From the AP:

Republican former Pennsylvania Sen. Rick Santorum endorsed Mitt Romney, his party's presumptive presidential nominee, in a late-night email to supporters.

Mr. Santorum challenged Mr. Romney, a former governor of Massachusetts, for the nomination, falling short and leaving the race April 10.

"The primary campaign certainly made it clear that Gov. Romney and I have some differences. But there are many significant areas in which we agree," Mr. Santorum wrote, citing common ground in economic, social and foreign policy.

"Above all else, we both agree that President Obama must be defeated," he said. "The task will not be easy. It will require all hands on deck if our nominee is to be victorious. Gov. Romney will be that nominee and he has my endorsement and support to win this the most critical election of our lifetime."

UPDATE: The Mitt Romney campaign sends this statement from the candidate:

"Senator Santorum ran a spirited race and his commitment to conservatism energized millions of Republicans around the country. The race for the Republican presidential nomination has always been about restoring the promise of America. Senator Santorum and I share an absolute commitment to that goal, just as we share an absolute commitment to reversing the failing policies of the Obama Administration, from its assault on freedom of conscience to its feckless foreign policy. Ann and I extend our sincere gratitude to Karen and Rick for his endorsement, and our continued prayers for the health of their daughter Bella."

UPDATE 2: Explainer on Friday meeting and endorsement from Santorum after the jump:


Brewster: Mon Valley needs senator

Published by Karen Langley on .

This in from the world of redistricting: As observers know, the new preliminary Senate map keeps the district of Sen. Jim Brewster, D-McKeesport, in Allegheny and Westmoreland counties, instead of shipping it east to the Poconos.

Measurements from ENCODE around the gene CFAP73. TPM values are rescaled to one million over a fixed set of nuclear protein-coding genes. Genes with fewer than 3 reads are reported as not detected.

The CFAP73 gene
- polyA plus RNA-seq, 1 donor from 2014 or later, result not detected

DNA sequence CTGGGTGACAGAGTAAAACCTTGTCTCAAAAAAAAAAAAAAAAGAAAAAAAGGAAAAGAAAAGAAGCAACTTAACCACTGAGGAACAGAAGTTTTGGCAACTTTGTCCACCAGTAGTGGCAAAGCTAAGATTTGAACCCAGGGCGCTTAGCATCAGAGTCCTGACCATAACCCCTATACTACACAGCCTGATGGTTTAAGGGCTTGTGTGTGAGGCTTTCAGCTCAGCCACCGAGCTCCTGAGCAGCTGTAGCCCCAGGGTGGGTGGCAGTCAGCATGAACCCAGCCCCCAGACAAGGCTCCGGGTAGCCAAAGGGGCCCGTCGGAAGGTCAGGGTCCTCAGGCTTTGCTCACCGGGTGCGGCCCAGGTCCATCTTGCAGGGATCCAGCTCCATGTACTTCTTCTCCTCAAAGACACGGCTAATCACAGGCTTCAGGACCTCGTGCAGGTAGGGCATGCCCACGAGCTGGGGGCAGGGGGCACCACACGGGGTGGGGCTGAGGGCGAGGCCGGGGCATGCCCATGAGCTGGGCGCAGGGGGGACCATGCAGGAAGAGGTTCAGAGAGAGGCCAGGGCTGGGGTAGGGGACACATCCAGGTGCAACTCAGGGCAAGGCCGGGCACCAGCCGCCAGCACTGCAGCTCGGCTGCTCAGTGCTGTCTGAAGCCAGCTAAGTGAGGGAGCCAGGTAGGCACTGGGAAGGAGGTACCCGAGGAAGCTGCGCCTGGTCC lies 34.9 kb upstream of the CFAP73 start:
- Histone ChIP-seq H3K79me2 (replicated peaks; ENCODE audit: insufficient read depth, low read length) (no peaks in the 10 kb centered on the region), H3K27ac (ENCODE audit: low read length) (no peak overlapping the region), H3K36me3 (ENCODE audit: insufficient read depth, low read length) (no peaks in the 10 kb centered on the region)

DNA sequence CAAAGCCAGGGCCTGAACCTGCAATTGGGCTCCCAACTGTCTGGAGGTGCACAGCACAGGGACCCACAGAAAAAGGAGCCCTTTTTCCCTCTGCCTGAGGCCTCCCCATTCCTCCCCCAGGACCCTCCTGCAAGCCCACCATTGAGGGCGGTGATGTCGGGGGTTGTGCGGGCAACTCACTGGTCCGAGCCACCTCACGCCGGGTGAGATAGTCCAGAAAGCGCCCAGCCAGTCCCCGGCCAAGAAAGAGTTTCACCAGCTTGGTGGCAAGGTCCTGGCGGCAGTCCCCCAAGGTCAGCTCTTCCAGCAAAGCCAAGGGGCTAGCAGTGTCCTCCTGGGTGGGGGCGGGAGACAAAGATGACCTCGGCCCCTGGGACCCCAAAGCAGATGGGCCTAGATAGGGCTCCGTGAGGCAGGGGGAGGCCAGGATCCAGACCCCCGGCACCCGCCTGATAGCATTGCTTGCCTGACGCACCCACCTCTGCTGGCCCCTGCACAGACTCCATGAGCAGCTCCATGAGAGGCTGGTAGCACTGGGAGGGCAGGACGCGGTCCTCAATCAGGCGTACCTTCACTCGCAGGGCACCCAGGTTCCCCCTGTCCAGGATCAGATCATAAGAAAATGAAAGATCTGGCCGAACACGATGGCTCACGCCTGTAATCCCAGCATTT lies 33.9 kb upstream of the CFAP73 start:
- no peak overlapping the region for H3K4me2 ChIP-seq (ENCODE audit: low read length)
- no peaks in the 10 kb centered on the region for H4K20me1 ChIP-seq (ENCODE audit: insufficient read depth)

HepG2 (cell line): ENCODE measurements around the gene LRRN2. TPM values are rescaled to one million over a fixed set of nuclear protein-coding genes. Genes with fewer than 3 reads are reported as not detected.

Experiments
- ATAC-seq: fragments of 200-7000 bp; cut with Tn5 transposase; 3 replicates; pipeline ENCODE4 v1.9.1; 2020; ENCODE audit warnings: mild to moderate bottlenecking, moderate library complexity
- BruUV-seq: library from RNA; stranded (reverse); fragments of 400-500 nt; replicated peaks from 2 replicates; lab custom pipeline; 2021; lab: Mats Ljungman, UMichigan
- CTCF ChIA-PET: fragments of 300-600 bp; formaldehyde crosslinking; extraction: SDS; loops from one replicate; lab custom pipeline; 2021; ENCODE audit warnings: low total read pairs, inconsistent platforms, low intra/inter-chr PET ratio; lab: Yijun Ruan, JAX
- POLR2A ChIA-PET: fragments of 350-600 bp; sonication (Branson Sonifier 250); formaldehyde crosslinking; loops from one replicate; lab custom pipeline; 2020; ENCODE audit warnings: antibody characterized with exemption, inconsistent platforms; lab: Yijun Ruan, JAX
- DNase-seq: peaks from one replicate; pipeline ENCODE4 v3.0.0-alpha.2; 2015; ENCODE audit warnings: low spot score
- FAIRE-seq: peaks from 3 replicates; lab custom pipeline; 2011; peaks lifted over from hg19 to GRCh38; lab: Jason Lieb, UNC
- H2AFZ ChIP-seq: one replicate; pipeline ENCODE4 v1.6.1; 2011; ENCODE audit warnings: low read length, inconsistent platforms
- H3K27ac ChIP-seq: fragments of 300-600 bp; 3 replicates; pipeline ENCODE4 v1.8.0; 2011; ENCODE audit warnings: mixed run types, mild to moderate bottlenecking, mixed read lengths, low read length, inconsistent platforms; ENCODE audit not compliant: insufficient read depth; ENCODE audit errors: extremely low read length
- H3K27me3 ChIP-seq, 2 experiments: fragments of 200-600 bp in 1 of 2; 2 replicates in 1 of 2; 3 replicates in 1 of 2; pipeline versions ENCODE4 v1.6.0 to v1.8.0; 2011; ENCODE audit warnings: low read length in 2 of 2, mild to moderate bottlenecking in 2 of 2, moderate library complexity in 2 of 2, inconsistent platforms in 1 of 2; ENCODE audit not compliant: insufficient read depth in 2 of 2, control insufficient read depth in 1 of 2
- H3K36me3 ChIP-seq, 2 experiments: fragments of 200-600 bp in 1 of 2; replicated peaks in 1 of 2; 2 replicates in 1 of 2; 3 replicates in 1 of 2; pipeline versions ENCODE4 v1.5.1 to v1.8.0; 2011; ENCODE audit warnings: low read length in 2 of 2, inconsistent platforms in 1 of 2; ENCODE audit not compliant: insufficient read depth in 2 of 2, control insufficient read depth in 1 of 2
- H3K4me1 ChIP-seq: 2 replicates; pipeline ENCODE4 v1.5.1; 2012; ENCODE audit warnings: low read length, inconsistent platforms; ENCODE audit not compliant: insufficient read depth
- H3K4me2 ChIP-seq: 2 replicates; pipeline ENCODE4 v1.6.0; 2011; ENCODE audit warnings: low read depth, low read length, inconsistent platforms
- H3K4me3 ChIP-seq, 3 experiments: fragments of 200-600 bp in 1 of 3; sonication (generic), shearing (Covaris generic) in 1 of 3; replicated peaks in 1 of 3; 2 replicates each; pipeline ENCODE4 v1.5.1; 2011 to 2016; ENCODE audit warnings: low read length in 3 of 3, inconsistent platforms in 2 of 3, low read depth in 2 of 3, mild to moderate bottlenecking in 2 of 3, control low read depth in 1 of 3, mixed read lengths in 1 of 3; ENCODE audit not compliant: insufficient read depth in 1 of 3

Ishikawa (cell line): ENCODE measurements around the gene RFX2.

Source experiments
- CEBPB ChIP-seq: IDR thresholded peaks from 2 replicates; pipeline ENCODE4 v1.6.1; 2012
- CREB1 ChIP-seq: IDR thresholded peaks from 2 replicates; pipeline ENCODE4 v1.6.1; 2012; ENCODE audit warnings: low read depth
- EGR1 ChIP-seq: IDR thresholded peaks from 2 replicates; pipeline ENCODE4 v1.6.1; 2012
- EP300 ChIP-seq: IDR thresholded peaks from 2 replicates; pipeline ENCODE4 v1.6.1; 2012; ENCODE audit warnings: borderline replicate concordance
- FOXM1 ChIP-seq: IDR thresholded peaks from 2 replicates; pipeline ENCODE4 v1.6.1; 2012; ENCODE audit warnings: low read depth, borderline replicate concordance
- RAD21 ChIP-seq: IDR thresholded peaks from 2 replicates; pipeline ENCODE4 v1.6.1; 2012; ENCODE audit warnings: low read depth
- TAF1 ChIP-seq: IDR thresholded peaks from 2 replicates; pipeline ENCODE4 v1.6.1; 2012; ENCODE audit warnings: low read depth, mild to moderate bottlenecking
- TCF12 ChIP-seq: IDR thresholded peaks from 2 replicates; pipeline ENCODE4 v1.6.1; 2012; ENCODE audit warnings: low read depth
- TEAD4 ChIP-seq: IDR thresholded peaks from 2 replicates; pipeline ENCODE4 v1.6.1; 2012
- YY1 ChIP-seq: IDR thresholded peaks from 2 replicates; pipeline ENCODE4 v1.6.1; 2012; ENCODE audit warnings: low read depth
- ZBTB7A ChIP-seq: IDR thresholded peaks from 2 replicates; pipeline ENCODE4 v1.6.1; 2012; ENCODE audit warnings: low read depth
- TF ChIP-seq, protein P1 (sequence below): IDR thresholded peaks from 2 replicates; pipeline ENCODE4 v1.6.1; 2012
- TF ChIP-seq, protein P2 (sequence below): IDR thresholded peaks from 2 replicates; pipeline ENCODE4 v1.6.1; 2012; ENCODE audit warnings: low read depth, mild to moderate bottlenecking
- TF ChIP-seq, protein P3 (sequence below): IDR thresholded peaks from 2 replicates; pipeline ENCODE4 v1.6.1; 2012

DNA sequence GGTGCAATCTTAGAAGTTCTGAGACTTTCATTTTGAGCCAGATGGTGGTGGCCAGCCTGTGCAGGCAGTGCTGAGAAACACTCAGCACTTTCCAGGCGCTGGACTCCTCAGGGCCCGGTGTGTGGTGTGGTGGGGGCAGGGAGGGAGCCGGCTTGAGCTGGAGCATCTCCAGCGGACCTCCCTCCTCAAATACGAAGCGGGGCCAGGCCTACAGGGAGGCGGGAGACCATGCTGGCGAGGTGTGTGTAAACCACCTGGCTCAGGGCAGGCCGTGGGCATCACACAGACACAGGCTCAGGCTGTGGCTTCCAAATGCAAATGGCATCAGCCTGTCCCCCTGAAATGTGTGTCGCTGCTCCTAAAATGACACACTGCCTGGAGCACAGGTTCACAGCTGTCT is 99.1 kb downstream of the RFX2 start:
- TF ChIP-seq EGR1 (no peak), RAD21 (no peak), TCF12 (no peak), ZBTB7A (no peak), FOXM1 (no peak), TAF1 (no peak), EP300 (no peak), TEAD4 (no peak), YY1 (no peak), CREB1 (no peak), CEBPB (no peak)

When news broke that the Supreme Court had invalidated the plan that would have moved his district, Brewster declared he was "back from the dead" and got to work circulating nominating petitions.

As he told the redistricting commission this afternoon, Brewster thinks the change is very good indeed. He told members the Mon Valley is finally turning an economic corner, and would be helped along by maintaining its voice in the Senate. 

"For decades beginning in the 1980s we've experienced economic dislocation with the downturn of the steel industry," he said. "We are now starting to revive."

The former McKeesport mayor thanked the commission members several times for their service, as well as praising the preliminary decision to maintain his district. (The plan instead sends eastward the district of Sen. Jane Orie, who was convicted in March on 14 criminal counts.) But he acknowledged that the map had yet to receive a final vote.

"Lines on a map designating districts are fungible," he said. "They can be adjusted and changed. What cannot be changed is the character of the underlying communities and people that are served by the districts that are drawn by the commission. The greater Mon Valley is a regional community."

The commission could vote on the maps as soon as May 14.


Also making up: Altmire & Shea

Published by Tim McNulty on .

We couldn't place every last Democratic official at the Mark Critz/Jason Altmire event today, but in addition to Mike Doyle the list included: Allegheny County exec Rich Fitzgerald; Beaver County commissioners Tony Amadio and Joe Spanik; Allegheny County Democratic committee chair Nancy Mills; Allegheny County sheriff Bill Mullen; Allegheny County controller Chelsa Wagner; county council members Bill Robinson and Barbara Daly Danko; city councilman Patrick Dowd; city controller Michael Lamb; and several organized labor officials including John DeFazio of the Steelworkers (and county council) and Allegheny County Labor Council president Jack Shea.

Shea epitomized labor's anger at Altmire after his vote against Obama's health care reform bill in 2010, going so far as to consider a write-in or independent challenge of Altmire that year. Today, after Altmire's remarks, the pair shook hands. "I said it was a classy thing you did -- a class act," Shea told our Jim O'Toole. "He said, 'Jack, we're friends, we'll stay friends.'"